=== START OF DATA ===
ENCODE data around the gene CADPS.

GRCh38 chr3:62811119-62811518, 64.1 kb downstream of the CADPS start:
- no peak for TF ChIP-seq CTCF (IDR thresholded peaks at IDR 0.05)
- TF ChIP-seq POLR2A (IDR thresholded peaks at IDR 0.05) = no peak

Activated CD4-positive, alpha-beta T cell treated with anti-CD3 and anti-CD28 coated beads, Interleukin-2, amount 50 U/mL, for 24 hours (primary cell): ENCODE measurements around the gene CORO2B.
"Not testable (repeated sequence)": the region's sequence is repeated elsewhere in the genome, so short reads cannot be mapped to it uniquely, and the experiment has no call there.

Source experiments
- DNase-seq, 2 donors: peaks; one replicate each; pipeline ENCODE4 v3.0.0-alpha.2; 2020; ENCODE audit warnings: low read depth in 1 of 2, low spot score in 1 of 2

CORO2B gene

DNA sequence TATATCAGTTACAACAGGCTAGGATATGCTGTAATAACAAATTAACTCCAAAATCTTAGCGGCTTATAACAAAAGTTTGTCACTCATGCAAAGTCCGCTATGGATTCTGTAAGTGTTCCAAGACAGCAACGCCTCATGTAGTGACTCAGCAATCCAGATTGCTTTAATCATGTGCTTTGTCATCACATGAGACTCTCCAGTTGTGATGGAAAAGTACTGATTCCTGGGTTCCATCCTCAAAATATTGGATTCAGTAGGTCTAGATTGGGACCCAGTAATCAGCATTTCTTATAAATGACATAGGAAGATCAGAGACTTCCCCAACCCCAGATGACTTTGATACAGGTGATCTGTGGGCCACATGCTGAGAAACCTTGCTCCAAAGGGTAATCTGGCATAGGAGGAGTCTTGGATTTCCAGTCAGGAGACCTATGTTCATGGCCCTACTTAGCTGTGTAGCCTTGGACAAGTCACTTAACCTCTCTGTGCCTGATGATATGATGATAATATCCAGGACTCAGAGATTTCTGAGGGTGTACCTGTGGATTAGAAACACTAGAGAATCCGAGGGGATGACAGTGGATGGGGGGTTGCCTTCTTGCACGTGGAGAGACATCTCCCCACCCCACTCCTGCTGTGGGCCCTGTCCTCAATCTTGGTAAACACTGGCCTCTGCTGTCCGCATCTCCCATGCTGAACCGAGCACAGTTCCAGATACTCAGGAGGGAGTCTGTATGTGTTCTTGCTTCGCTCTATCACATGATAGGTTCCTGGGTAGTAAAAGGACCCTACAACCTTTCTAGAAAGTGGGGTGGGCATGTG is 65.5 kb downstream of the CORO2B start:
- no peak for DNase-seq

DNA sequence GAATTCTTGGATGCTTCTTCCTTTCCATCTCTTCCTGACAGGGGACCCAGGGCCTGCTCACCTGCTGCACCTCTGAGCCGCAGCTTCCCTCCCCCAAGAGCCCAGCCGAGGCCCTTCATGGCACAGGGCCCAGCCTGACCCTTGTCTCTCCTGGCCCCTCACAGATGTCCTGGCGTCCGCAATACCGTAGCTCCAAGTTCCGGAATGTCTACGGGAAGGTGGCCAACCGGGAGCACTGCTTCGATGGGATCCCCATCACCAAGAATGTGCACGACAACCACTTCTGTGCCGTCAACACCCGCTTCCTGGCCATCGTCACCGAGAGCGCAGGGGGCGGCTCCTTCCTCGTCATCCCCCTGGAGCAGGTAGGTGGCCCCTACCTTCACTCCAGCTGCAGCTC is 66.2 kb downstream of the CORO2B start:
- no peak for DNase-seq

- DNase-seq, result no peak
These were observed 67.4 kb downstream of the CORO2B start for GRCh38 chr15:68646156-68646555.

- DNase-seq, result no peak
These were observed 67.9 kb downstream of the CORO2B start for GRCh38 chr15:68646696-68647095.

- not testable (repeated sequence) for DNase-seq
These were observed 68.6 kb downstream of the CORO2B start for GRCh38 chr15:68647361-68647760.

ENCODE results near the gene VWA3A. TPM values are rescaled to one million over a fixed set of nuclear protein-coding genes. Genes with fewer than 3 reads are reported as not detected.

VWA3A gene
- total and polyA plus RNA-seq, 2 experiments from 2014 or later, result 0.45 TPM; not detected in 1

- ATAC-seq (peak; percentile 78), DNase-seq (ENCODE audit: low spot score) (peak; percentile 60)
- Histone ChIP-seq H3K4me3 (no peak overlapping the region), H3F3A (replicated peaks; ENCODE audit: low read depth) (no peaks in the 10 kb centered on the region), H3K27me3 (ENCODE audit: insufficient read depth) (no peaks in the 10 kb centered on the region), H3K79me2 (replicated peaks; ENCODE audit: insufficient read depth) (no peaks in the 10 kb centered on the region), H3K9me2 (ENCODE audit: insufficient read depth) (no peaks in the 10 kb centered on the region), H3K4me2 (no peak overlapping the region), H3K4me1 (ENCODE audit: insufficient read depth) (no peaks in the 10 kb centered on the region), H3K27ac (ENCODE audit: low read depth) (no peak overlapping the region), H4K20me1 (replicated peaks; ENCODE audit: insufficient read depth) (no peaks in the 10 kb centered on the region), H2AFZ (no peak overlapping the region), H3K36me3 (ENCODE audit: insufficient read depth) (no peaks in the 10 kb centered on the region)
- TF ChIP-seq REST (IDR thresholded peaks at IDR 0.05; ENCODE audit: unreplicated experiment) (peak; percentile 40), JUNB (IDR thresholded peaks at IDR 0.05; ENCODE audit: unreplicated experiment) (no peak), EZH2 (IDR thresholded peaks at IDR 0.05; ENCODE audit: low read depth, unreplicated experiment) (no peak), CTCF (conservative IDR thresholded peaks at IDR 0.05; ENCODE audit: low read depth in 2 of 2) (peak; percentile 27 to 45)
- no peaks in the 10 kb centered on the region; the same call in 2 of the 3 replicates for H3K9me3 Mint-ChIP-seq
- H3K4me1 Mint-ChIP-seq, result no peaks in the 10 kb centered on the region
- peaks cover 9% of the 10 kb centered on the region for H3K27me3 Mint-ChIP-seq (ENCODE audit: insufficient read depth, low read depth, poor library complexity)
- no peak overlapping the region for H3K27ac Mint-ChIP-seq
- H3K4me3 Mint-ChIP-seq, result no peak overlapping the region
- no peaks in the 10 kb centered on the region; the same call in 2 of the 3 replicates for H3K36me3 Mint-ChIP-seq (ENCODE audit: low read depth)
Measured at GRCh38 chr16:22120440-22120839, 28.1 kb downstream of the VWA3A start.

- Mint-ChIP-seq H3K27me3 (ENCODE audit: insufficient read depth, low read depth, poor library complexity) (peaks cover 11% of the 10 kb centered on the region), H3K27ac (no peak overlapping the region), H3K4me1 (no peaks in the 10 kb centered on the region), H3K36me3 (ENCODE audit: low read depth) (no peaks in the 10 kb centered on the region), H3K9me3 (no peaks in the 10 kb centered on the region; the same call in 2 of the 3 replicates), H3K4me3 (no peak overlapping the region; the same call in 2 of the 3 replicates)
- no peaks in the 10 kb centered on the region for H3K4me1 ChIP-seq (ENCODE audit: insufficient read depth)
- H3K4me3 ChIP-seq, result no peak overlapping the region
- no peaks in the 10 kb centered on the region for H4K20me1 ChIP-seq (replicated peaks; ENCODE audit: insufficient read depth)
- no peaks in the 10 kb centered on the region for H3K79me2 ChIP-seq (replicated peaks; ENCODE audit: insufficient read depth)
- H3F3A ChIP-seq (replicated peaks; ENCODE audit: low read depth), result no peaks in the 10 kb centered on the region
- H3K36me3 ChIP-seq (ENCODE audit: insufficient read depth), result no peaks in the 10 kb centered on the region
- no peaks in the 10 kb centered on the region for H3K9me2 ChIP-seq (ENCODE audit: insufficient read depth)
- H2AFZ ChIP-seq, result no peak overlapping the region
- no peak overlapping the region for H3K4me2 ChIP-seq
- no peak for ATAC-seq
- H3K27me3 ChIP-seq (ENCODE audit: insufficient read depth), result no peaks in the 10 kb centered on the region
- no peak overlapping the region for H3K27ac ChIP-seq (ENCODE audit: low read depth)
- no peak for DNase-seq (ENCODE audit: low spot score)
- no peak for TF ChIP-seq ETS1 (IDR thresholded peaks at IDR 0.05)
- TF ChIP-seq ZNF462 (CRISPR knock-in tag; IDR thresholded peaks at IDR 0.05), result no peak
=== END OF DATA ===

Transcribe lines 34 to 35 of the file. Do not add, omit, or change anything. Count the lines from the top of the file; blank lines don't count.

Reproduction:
- no peaks in the 10 kb centered on the region for H3K4me1 ChIP-seq (ENCODE audit: insufficient read depth)
- H3K4me3 ChIP-seq, result no peak overlapping the region